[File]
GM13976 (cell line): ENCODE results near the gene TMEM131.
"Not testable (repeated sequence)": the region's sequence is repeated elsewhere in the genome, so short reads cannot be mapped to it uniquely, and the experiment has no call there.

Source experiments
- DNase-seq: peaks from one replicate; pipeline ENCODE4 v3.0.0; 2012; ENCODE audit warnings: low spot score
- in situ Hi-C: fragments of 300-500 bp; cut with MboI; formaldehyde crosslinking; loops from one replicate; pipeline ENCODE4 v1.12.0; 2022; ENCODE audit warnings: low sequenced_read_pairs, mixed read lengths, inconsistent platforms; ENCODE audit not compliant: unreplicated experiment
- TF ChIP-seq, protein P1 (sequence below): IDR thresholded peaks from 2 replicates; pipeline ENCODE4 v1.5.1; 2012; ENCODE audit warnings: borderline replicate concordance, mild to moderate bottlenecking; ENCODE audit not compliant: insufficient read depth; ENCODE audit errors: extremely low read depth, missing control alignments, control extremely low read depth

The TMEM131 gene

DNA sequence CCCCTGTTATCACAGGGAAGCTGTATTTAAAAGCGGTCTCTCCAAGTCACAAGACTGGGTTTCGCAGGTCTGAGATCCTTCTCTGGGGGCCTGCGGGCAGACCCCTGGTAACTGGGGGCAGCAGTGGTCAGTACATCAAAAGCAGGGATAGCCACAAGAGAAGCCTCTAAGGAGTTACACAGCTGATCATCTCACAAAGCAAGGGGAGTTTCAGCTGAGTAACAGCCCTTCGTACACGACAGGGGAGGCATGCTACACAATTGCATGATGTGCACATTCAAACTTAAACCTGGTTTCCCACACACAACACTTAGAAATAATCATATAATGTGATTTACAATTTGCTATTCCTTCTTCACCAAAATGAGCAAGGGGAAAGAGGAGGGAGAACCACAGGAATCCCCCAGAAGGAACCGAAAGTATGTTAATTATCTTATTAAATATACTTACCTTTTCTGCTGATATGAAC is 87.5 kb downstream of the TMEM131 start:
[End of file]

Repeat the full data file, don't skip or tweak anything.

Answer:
GM13976 (cell line): ENCODE results near the gene TMEM131.
"Not testable (repeated sequence)": the region's sequence is repeated elsewhere in the genome, so short reads cannot be mapped to it uniquely, and the experiment has no call there.

Source experiments
- DNase-seq: peaks from one replicate; pipeline ENCODE4 v3.0.0; 2012; ENCODE audit warnings: low spot score
- in situ Hi-C: fragments of 300-500 bp; cut with MboI; formaldehyde crosslinking; loops from one replicate; pipeline ENCODE4 v1.12.0; 2022; ENCODE audit warnings: low sequenced_read_pairs, mixed read lengths, inconsistent platforms; ENCODE audit not compliant: unreplicated experiment
- TF ChIP-seq, protein P1 (sequence below): IDR thresholded peaks from 2 replicates; pipeline ENCODE4 v1.5.1; 2012; ENCODE audit warnings: borderline replicate concordance, mild to moderate bottlenecking; ENCODE audit not compliant: insufficient read depth; ENCODE audit errors: extremely low read depth, missing control alignments, control extremely low read depth

The TMEM131 gene

DNA sequence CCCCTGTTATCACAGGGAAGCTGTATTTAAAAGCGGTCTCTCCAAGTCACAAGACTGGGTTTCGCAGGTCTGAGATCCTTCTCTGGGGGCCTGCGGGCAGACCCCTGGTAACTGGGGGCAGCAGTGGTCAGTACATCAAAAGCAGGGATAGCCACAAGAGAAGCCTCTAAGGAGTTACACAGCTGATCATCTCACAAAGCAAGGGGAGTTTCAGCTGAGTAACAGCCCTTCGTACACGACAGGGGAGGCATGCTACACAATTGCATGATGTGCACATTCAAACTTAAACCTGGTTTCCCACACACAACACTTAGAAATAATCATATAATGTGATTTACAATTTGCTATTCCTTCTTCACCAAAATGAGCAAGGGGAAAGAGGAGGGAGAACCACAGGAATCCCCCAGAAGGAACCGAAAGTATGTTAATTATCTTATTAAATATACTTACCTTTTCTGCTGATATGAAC is 87.5 kb downstream of the TMEM131 start: